Confederate sympathizers in Nevada were not unheard of during the war; in fact, of the Pacific Coast states, none had more southern supporters. In Virginia City, in particular, sentiment towards the warring sides was split evenly. However, in strict military fashion, any strong sentiment that was pro-Confederate was struck down as Union army soldiers arrested the sympathizers and jailed them at Fort Churchill. The only time a Confederate flag was flown in the state was at a stone saloon, and defended at gunpoint by one of the saloon's owners until the owner's partner convinced him to change the flag to the United States flag before troops from Fort Churchill forced the matter. This perhaps contributed to the commander of Fort Churchill feeling additional paranoia about pro-Confederate sympathies in mining camps, and throughout the war Nevada was under martial law.
One particularly pro-Union organization was the Virginia City Fire Department. Many of them were originally from New York and had strong feelings for the New York Fire Zouaves they had known when they lived back east. When news arrived of the Union defeat at the First Battle of Bull Run, with the New York Fire Zouaves in particular suffering heavy casualties, it was determined by the Virginia City firemen that they would book no celebrations by pro-Confederates, and they bullied any southern sympathizer they met that day by fist and weapons.
Military posts in Nevada during the Civil War
- Mormon Station (1849–1910)
- Fort Churchill (1860–1869)
- Camp Schell (1860–1862)
- Fort Schellbourne (1862–1869)
- Camp Nye (1861–1865)[b]
- Fort Ruby (1862–1869)
- Camp Smoke Creek (1862–1864)[c]
- Camp Dun Glen (1863, 1865–1866)[d]
- Fort Trinity, 1863–1864[e]
- Antelope Station, 1864[f]
- Fort Baker, 1864
- Deep Creek Station, 1864[g]
- Quinn River Camp, 1865
- Fort McDermitt, 1865–1889
- Fort McGarry, 1865–1868
- Camp McKee, 1865–1866[h]
- Camp Overend, 1865[i]
- The National Archives press release states that the cost was $4313.27, but the amount $4303.27 is actually written on the document.
- A depot for California Volunteers and, after 1864, Nevada Volunteers. Located in the Washoe Valley five miles north of Carson City.
- Near Robbers Roost, Nevada, a temporary Army post that was intermittently occupied. Located near the Smoke Creek Depot (or Smoke Creek Station) on the Honey Lake stage route. The site is not shown on most maps, but it was located five miles from the state line west of Smoke Creek Desert and north of the Pyramid Lake Indian Reservation.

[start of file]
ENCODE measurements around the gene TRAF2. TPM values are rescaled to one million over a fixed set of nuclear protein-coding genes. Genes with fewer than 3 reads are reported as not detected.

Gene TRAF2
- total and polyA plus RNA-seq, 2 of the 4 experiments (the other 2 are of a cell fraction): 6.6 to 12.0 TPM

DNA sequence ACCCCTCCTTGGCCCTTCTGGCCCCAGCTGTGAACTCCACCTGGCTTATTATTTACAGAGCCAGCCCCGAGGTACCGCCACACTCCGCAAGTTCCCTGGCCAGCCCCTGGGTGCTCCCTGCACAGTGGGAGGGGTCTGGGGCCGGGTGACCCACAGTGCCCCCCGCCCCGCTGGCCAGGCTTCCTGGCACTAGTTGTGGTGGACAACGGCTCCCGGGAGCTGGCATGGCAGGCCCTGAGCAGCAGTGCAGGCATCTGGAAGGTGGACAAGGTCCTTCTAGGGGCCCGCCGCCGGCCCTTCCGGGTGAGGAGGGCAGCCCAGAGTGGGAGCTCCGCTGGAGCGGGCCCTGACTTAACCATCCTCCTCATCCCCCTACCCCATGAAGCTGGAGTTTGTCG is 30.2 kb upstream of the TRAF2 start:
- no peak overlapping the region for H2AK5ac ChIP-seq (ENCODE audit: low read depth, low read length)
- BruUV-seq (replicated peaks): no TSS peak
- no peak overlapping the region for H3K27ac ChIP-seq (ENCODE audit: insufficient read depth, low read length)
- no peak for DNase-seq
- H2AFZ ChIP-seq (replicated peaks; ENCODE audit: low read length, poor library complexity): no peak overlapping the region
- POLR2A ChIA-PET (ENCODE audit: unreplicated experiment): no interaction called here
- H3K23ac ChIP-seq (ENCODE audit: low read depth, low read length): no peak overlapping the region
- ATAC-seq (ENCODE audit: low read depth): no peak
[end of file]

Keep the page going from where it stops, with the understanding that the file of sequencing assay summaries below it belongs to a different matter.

- This camp was established at the request of the citizens of Dun Glen to protect them from attacks by the Snake Indians.
- Eightmile, Nevada. Located at the Goshute Indian Reservation between Tippett and the state line. Originally called Eight Mile Station, it was frequently occupied by troops from Fort Ruby.
- At Little Antelope Mountain, it was an important stage station located about 40 miles west of Ely, Nevada in operation during the 1860s and 1870s. Garrisoned by California Volunteers in 1864.
- A stage station near Eightmile, Nevada that was garrisoned by the California Volunteers in 1864. Located on the state line three miles northwest of Fort Trinity.
- Near Gerlach, Nevada. Originally called Detachment at Granite Creek, the Army occupied the Granite Creek Station after Indians burned it and killed its employees. Located north of town and east of Granite Mountain.
- A temporary Army post that lasted only a few days, located south of Golconda, Nevada at Summit Springs.
- Gary J. Duarte (May 15, 2019). "Nevada's role in national security". Reno Gazette Journal. p. 6A.
- "State by State - Nevada". NPS, The American Civil War. National Park Service, U.S. Department of the Interior. Retrieved 2 April 2017.
- "National Archives Celebrates the 145th Anniversary of Nevada Statehood". National Archives of the United States. September 23, 2009. Retrieved November 4, 2011.
- "Progress". University Association.
- Kintop, Jeffrey M. (January 13, 2009). "The making of the Nevada State Constitution". Nevada State Library and Archives. Archived from the original on November 3, 2011. Retrieved November 4, 2011.
- Rocha, Guy. "Myth #102: battle Born and Legal". Nevada State Library and Archives. Retrieved January 3, 2015.
- Sam P. Davis, editor, The History of Nevada, vol. I (1912), CHAPTER IX. NEVADA AND THE CIVIL WAR
- James G. Scrugham, Nevada: The Narrative of the Conquest of a Frontier Land Vol. I, (1935), Chapter VII NEVADA DURING THE CIVIL WAR
- <Why Did Nevada Become A State? by Guy Rocha>
- Sam P. Davis, editor, The History of Nevada, vol. I (1912), p.270]
- Civil War History